Cruising the Moroccan Mediterranean Coast
Some of the countries on southern rim of Mediterranean are in a state of upheaval. The headlines give the impression of an arc of fire, chaos and danger. Having visited Morocco many times over the last few years I have never found it to be anything but hospitable and exciting in equal measure.
Any cruise of the Moroccan Med coast should start at either of Spain's two city enclaves at either end of the coast, Ceuta and Melilla. Ceuta is 12nM virtually directly south of Gibraltar and Melilla 70nM south of Almeria. These two start points provide a gentle introduction to North Africa. Culturally they are a fusion of Europe and North Africa - order and disorder fighting for your attention.
An overnight passage across from Almeria to Melilla will ensure that you arrive at an unfamiliar port in daylight. Melilla has a medium sized marina with the cheapest daily berthing rates anywhere in Spain or Morocco. The marina is located within a large harbour which is shared by the Moroccan port of Nador and the enclave of Melilla. The marina is a 10 minute walk from the city centre.
In April I spent 10 days cruising along this coast. We were lucky to encounter cloudless and moonless skies. The sky was lit up with countless stars. We took down the Bimini top to better appreciate the view. The only things that were brighter were the phosphorescent trails of dozens of dolphins who kept us enthralled throughout the night. In the morning as the sun rose they leapt with joy. If you think I'm exaggerating then look at this online: http://youtu.be/8hs_RYeKE7c
Two to three days will be enough to clamber over the ramparts of the Melilla citadel and learn about the multiple sieges it endured in its bloody history.
The next port on this rugged coast is Al Hoceima a big fishing port with an infrequent ferry service to the Spanish mainland port of Motril. There is no marina here and you will have to lie against the inner harbour wall. This port is not accustomed to receiving yachts. You will get visited by multiple agencies of the Moroccan government, the Gendarmerie, Douanes, Police, Port Authority and maybe even the Royal Moroccan Navy. They are all welcoming and curious but one can't help thinking that one single photocopier would cut down on the repetitive form filling. It's clear that it's me who hasn't understood "the way things are done" here! Al Hoceima merits an overnight stop enough to sample one of the restaurants that are perched on the cliff tops overlooking the harbour. From there you can keep a comforting watch on your yacht as it bobs up and down in the gentle swell.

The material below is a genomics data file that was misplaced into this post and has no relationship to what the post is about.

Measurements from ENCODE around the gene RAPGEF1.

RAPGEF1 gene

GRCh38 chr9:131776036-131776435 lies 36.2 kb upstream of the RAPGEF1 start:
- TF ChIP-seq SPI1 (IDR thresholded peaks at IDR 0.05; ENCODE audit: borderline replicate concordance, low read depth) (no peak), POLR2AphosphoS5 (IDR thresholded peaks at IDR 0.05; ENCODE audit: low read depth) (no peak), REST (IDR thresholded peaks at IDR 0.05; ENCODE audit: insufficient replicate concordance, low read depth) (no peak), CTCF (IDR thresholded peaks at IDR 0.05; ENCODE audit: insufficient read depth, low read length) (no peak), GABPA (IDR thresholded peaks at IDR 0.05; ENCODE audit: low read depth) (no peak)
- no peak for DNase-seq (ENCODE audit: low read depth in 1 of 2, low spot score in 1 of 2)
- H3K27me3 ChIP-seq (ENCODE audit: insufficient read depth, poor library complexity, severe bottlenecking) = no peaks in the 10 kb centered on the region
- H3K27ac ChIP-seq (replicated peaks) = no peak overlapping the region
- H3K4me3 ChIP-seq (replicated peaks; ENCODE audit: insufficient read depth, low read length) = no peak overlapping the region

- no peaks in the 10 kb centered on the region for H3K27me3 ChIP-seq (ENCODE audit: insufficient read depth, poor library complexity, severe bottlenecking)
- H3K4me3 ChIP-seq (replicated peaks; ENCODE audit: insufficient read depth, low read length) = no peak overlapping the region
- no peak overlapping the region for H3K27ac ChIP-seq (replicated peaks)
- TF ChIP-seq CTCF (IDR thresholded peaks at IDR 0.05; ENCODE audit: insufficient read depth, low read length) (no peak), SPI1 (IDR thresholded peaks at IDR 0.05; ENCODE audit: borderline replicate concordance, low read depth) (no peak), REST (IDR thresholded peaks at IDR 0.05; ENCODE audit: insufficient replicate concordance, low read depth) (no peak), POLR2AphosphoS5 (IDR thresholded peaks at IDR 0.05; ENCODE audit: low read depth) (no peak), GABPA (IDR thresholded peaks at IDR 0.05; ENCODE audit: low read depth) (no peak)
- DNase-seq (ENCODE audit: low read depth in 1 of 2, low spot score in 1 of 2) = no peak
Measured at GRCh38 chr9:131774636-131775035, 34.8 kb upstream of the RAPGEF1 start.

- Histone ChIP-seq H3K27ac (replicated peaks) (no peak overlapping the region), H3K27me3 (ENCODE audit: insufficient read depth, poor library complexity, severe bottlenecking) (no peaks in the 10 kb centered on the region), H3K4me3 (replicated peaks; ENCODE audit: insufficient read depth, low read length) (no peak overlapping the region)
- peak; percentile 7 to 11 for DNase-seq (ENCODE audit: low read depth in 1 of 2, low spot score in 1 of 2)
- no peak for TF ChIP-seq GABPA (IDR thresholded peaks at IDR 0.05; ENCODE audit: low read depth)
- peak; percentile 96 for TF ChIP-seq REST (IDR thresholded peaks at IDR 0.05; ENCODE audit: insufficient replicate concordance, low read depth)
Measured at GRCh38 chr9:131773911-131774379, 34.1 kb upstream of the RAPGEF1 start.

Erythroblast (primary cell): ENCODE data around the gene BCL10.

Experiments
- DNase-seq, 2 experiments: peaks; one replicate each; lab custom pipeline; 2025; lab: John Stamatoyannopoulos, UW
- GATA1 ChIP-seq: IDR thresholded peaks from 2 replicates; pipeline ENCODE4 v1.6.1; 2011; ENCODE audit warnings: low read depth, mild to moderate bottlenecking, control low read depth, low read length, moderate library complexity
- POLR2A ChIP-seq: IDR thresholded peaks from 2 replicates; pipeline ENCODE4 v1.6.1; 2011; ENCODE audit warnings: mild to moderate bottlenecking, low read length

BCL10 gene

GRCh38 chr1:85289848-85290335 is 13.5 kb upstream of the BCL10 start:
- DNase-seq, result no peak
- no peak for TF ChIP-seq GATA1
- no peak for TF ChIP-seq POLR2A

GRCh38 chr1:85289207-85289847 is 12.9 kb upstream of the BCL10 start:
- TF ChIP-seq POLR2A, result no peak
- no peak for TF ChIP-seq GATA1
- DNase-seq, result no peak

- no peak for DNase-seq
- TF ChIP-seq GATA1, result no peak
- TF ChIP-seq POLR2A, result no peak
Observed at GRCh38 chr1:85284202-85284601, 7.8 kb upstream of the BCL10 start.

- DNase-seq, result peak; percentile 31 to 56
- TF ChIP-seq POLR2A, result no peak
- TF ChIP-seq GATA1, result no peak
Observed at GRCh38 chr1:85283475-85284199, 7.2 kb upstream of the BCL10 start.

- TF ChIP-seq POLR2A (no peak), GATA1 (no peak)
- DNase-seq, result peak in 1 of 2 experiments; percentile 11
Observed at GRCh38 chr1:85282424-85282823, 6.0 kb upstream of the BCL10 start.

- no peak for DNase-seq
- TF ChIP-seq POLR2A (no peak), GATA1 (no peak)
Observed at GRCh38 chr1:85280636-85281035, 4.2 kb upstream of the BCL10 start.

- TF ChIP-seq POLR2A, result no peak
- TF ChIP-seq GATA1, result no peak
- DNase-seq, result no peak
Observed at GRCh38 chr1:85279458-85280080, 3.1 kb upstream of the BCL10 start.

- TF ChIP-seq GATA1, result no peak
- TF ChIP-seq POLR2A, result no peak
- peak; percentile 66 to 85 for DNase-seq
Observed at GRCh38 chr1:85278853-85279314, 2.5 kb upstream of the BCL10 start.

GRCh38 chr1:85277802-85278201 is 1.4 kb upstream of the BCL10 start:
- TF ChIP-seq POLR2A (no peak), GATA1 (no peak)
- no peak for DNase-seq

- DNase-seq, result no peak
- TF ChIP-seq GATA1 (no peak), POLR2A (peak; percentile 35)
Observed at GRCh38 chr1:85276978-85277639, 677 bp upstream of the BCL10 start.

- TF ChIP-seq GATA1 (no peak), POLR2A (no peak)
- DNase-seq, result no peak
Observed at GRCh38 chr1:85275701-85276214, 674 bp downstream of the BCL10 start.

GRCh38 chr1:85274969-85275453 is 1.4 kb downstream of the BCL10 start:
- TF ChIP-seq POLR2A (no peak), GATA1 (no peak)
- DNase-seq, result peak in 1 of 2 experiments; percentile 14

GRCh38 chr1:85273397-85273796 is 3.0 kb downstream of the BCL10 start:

Some fifty miles further up the coast is the fishing port of El Jebha. This is not a port of entry to Morocco so you can only arrive there if coming from another Moroccan port. El Jebha was connected to the electric grid just a few years ago. This is going to be a unique experience. There is no marina, only one Gendarme and lots of friendly fishermen who only see three boats like yours in any year. Tie up alongside an orange fisheries protection vessel that has not been to sea in years. On the shoreline just outside the harbour you will be rewarded with the best grilled sardines at a beach bar that serves no alcohol! It's a magical place but don't expect any of the luxuries that have made western societies so weak and fat!
Your next and final stop on the way to Ceuta is Port Smir. This is a modern marina with all the facilities you might require. Your patience may be tested by "the way things are done here" but press on as this is the gateway to Tetuoan the old capital of Spanish Morocco. Tetuoan is a 20 minute taxi ride away and merits a visit. You will need a guide. Negotiate a price up front and tell him what you want so that the guide doesn't take you where he wants. The souk is the ideal spot to stock up on fresh supplies of every kind. There are no frozen chickens here, chose one and you'll witness its demise! Expect to bargain on everything. Those who do not succeed in lowering initial prices by at least 30% are being had. Haggling is a national sport but remember to treat everyone with the respect you will undoubtedly receive. Reserve at least two days for the Port Smir experience before departing for a two hour sail to Ceuta. Ceuta is a smaller but very similar place to Melilla with the yacht marina a 5 minute walk from the city centre. There are some great restaurants and bars and a water park to keep any children amused for hours.
On the 12th June a fleet of nearly 40 boats leave Gibraltar on the annual Ocean Village/Boatshed Gibraltar Yacht Rally bound for Port Smir. It's open to all boats and could provide a great way to start your Moroccan Mediterranean coastal cruise. You'll find all the information you need under the "events" tab here: Facebook.com/boatshedgib.